Overall, 90.2 percent of the events that took place two or more years after donation were nonsurgical
MONDAY, April 29, 2019 (HealthDay News) — Overall, about 14.7 percent of living kidney donors have postdonation events, most of which occur more than two years after donation, according to a study published online April 12 in JAMA Network Open.
Jieming Chen, Ph.D., from the University of California in San Francisco, and colleagues conducted a cohort study on data from the transplant data set derived from 27 clinical studies from the ImmPort database. Data from 20 ImmPort clinical studies were curated, and 11,263 living donors (LDs) were studied. Data were analyzed for 9,558 living kidney donors with postdonation data.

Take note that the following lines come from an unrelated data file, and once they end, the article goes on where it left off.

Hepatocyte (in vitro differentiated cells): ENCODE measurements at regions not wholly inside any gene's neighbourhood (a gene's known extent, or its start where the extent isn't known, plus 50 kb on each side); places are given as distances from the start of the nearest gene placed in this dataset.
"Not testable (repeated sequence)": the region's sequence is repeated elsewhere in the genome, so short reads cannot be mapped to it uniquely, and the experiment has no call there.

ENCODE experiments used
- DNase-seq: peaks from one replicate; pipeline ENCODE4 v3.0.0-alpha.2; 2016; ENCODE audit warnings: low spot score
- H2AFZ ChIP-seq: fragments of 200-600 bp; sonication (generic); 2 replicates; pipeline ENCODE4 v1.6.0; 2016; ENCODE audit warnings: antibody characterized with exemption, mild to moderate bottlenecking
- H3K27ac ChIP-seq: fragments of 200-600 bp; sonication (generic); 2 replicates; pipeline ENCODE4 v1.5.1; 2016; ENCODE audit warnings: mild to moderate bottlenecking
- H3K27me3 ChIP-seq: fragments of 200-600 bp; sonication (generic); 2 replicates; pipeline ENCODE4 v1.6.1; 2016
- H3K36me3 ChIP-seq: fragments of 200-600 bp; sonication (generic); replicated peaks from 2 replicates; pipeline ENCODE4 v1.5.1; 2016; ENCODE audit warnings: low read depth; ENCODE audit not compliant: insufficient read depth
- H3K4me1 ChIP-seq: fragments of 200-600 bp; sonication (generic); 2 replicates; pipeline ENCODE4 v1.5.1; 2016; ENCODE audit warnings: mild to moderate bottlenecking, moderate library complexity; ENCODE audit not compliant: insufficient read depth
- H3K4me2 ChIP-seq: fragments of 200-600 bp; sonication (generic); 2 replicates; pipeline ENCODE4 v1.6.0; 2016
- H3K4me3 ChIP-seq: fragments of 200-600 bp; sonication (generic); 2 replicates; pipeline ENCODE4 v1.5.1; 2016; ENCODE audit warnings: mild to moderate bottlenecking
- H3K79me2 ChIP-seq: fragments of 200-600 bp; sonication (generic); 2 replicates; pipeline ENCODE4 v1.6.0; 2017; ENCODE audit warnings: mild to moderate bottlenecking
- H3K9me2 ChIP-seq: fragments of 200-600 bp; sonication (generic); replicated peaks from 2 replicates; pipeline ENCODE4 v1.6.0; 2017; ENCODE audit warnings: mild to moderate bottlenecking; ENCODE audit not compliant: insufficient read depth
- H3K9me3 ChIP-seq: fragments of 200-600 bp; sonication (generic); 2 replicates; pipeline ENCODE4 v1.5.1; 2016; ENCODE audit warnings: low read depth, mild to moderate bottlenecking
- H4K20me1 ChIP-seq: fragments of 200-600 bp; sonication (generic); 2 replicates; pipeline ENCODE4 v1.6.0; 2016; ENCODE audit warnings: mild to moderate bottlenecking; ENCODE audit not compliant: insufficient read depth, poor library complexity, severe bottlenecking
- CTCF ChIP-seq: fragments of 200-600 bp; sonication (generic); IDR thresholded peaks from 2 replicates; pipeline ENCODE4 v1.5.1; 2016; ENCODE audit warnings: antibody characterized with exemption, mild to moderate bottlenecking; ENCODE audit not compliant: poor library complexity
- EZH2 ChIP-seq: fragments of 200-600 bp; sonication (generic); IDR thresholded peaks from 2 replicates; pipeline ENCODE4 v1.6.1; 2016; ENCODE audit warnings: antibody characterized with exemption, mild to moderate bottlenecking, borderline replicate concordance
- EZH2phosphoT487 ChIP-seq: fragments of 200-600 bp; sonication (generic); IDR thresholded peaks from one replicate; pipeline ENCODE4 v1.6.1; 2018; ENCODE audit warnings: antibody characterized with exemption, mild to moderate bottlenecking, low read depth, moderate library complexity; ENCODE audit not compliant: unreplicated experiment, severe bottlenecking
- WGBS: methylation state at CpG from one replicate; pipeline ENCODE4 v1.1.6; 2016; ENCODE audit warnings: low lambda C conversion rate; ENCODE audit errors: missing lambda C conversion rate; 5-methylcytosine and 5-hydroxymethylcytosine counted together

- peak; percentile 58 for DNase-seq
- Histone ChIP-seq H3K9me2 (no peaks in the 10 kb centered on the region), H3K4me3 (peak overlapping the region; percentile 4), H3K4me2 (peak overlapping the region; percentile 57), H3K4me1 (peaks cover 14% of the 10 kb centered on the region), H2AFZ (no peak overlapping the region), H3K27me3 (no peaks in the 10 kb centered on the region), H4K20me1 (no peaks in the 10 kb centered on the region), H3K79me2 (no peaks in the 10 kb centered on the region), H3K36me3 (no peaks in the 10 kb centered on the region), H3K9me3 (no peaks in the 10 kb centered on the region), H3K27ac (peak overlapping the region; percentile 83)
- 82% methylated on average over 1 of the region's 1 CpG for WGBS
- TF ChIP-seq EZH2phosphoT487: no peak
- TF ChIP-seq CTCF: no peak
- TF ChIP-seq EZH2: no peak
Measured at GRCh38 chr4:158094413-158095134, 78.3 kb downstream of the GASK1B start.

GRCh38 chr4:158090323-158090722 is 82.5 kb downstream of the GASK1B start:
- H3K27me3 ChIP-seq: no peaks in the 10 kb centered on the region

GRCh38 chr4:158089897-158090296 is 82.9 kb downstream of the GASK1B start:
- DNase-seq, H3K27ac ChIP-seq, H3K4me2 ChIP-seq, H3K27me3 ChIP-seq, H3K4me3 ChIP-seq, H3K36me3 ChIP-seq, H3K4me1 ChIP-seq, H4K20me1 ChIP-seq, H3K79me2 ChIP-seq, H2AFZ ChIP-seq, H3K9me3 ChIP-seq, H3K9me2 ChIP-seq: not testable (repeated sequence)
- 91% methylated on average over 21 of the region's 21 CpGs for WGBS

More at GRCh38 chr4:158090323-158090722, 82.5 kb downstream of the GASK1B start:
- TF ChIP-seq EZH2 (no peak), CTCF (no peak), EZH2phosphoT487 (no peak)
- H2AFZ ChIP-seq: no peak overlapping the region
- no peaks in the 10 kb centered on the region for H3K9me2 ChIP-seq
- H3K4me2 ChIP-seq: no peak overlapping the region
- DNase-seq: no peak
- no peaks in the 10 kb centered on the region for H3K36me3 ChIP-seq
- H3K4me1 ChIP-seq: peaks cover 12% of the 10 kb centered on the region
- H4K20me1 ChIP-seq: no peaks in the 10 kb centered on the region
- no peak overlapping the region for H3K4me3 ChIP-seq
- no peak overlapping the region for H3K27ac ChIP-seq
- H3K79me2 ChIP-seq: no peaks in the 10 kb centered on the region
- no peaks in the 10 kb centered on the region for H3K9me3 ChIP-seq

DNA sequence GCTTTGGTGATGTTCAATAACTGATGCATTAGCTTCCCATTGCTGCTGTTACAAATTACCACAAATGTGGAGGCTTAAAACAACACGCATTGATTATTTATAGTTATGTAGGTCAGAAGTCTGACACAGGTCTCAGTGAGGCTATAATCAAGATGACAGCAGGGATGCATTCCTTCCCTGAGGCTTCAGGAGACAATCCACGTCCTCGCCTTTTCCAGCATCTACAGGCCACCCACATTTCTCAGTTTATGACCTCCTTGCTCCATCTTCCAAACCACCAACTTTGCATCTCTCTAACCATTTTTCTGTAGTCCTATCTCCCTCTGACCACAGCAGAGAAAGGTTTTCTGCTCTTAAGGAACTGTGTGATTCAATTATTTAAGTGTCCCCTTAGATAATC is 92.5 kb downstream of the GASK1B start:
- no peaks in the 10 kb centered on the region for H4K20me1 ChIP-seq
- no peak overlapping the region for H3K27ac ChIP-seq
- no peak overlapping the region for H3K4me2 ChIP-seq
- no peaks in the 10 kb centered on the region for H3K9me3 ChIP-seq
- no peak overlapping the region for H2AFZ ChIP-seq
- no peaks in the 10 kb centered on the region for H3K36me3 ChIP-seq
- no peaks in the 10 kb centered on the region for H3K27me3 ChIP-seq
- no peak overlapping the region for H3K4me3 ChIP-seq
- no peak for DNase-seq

The researchers found that 14.7 percent of LDs had postdonation events, most commonly hypertension, diabetes, proteinuria, and postoperative ileus (8.4, 2, 1.8, and 1.5 percent, respectively). Overall, 269 events occurred before two years postdonation. Most (90.2 percent) of the 1,746 events that took place two years or more after donation were nonsurgical; they tended to occur two to 40 years after donation (odds ratio, 38.3).
“Ultimately, we want to encourage and empower potential LDs, not only in seeing the benefits of living donation in saving the lives of their loved ones and strangers but also in better understanding the risks and making more informed choices when deciding to become living donors,” the authors write.
Several authors disclosed financial ties to the pharmaceutical and technology industries.
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